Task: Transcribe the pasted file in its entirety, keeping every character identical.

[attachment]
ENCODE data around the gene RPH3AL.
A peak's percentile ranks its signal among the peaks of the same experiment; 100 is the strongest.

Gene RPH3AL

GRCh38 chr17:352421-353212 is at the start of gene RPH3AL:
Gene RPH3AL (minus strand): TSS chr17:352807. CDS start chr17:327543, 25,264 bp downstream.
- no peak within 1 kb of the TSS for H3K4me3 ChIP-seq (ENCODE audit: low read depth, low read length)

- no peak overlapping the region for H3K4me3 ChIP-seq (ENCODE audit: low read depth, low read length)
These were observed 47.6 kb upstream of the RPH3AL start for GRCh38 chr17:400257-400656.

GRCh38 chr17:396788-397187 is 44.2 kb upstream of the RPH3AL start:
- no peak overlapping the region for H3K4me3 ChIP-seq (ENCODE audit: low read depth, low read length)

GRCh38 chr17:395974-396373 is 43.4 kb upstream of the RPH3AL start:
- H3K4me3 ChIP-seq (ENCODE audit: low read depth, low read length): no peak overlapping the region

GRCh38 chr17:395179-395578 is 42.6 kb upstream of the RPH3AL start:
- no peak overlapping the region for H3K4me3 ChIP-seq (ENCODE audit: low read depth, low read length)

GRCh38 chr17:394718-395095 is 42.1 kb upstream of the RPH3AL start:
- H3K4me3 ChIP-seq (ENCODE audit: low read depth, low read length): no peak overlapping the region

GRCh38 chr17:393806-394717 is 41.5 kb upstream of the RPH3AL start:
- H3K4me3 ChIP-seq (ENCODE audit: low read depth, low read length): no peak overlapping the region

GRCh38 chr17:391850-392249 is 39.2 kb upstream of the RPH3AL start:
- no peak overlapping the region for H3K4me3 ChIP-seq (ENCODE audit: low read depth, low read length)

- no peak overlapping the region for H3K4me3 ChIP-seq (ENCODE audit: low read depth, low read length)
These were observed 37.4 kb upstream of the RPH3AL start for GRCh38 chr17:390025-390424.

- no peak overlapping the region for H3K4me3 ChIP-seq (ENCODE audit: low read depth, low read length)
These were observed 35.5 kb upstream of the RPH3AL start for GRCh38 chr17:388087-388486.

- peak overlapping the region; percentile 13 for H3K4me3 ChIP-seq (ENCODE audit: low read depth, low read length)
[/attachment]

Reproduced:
ENCODE data around the gene RPH3AL.
A peak's percentile ranks its signal among the peaks of the same experiment; 100 is the strongest.

Gene RPH3AL

GRCh38 chr17:352421-353212 is at the start of gene RPH3AL:
Gene RPH3AL (minus strand): TSS chr17:352807. CDS start chr17:327543, 25,264 bp downstream.
- no peak within 1 kb of the TSS for H3K4me3 ChIP-seq (ENCODE audit: low read depth, low read length)

- no peak overlapping the region for H3K4me3 ChIP-seq (ENCODE audit: low read depth, low read length)
These were observed 47.6 kb upstream of the RPH3AL start for GRCh38 chr17:400257-400656.

GRCh38 chr17:396788-397187 is 44.2 kb upstream of the RPH3AL start:
- no peak overlapping the region for H3K4me3 ChIP-seq (ENCODE audit: low read depth, low read length)

GRCh38 chr17:395974-396373 is 43.4 kb upstream of the RPH3AL start:
- H3K4me3 ChIP-seq (ENCODE audit: low read depth, low read length): no peak overlapping the region

GRCh38 chr17:395179-395578 is 42.6 kb upstream of the RPH3AL start:
- no peak overlapping the region for H3K4me3 ChIP-seq (ENCODE audit: low read depth, low read length)

GRCh38 chr17:394718-395095 is 42.1 kb upstream of the RPH3AL start:
- H3K4me3 ChIP-seq (ENCODE audit: low read depth, low read length): no peak overlapping the region

GRCh38 chr17:393806-394717 is 41.5 kb upstream of the RPH3AL start:
- H3K4me3 ChIP-seq (ENCODE audit: low read depth, low read length): no peak overlapping the region

GRCh38 chr17:391850-392249 is 39.2 kb upstream of the RPH3AL start:
- no peak overlapping the region for H3K4me3 ChIP-seq (ENCODE audit: low read depth, low read length)

- no peak overlapping the region for H3K4me3 ChIP-seq (ENCODE audit: low read depth, low read length)
These were observed 37.4 kb upstream of the RPH3AL start for GRCh38 chr17:390025-390424.

- no peak overlapping the region for H3K4me3 ChIP-seq (ENCODE audit: low read depth, low read length)
These were observed 35.5 kb upstream of the RPH3AL start for GRCh38 chr17:388087-388486.

- peak overlapping the region; percentile 13 for H3K4me3 ChIP-seq (ENCODE audit: low read depth, low read length)